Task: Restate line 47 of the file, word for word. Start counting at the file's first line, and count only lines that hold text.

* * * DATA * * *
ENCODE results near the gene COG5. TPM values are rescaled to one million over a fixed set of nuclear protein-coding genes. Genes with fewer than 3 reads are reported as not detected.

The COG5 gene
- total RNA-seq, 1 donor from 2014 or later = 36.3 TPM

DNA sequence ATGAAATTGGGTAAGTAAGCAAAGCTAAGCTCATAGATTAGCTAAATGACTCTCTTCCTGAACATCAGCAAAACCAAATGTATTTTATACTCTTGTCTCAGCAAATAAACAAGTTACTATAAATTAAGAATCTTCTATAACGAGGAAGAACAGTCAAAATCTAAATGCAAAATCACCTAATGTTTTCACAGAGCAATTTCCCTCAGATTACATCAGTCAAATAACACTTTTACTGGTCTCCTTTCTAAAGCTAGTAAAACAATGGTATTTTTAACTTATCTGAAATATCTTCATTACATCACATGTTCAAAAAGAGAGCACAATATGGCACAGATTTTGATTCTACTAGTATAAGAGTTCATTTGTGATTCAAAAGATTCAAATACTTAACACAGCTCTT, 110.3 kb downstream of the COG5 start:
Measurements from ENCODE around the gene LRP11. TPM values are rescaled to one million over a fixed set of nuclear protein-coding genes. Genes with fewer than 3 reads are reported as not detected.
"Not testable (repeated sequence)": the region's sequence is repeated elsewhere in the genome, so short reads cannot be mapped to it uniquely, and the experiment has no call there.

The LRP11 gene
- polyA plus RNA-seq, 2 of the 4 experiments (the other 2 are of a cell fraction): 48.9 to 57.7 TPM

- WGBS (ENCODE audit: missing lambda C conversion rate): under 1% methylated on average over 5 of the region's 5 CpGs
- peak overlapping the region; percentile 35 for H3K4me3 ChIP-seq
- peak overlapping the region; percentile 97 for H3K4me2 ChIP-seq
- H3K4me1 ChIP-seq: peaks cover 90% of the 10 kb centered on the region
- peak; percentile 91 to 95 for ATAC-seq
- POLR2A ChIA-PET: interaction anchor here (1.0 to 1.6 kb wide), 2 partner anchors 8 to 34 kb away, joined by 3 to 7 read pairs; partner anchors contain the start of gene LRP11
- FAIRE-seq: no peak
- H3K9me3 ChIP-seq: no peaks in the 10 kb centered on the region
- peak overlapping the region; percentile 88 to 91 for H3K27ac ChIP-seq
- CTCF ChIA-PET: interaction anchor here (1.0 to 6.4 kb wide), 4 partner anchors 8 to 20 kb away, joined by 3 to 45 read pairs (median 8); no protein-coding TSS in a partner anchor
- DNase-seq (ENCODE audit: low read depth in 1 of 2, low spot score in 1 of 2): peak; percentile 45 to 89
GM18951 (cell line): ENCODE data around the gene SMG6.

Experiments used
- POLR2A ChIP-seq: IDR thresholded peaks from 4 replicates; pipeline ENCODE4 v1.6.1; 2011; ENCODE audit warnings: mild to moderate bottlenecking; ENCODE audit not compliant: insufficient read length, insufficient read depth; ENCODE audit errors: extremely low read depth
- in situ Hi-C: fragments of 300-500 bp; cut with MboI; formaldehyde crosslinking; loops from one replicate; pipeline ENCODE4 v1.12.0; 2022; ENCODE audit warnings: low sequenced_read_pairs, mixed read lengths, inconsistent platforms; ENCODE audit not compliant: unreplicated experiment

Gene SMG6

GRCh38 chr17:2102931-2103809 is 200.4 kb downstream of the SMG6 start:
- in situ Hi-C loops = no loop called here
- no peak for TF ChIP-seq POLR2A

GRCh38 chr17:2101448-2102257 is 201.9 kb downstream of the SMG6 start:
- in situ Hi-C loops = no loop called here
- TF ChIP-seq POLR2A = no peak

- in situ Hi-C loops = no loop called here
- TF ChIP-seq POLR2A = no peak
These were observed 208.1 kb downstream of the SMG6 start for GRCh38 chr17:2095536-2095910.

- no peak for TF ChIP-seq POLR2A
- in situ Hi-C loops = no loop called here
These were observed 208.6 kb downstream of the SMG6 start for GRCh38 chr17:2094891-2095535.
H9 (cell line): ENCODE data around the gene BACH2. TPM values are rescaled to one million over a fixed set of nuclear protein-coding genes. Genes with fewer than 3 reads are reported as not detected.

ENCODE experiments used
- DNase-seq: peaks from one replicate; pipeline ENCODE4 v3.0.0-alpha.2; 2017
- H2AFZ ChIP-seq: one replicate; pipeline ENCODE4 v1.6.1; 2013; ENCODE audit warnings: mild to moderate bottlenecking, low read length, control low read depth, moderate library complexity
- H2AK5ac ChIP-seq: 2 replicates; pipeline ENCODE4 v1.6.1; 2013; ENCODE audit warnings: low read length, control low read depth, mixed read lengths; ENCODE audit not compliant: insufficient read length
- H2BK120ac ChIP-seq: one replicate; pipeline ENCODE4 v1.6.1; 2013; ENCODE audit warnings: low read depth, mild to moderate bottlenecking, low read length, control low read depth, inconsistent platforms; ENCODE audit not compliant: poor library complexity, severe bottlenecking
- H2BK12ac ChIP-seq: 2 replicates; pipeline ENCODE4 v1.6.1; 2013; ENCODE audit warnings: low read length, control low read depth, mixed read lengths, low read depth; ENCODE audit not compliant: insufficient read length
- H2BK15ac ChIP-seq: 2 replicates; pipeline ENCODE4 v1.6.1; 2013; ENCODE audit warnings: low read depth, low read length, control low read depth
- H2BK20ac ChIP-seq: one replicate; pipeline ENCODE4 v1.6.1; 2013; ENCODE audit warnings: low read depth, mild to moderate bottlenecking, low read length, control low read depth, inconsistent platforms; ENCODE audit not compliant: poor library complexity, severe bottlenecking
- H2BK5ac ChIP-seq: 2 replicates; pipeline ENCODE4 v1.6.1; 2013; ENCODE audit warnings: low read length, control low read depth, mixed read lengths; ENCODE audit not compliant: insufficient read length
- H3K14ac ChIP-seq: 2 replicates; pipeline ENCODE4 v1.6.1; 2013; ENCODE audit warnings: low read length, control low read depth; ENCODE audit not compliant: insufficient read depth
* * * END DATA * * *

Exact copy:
- H3K14ac ChIP-seq: 2 replicates; pipeline ENCODE4 v1.6.1; 2013; ENCODE audit warnings: low read length, control low read depth; ENCODE audit not compliant: insufficient read depth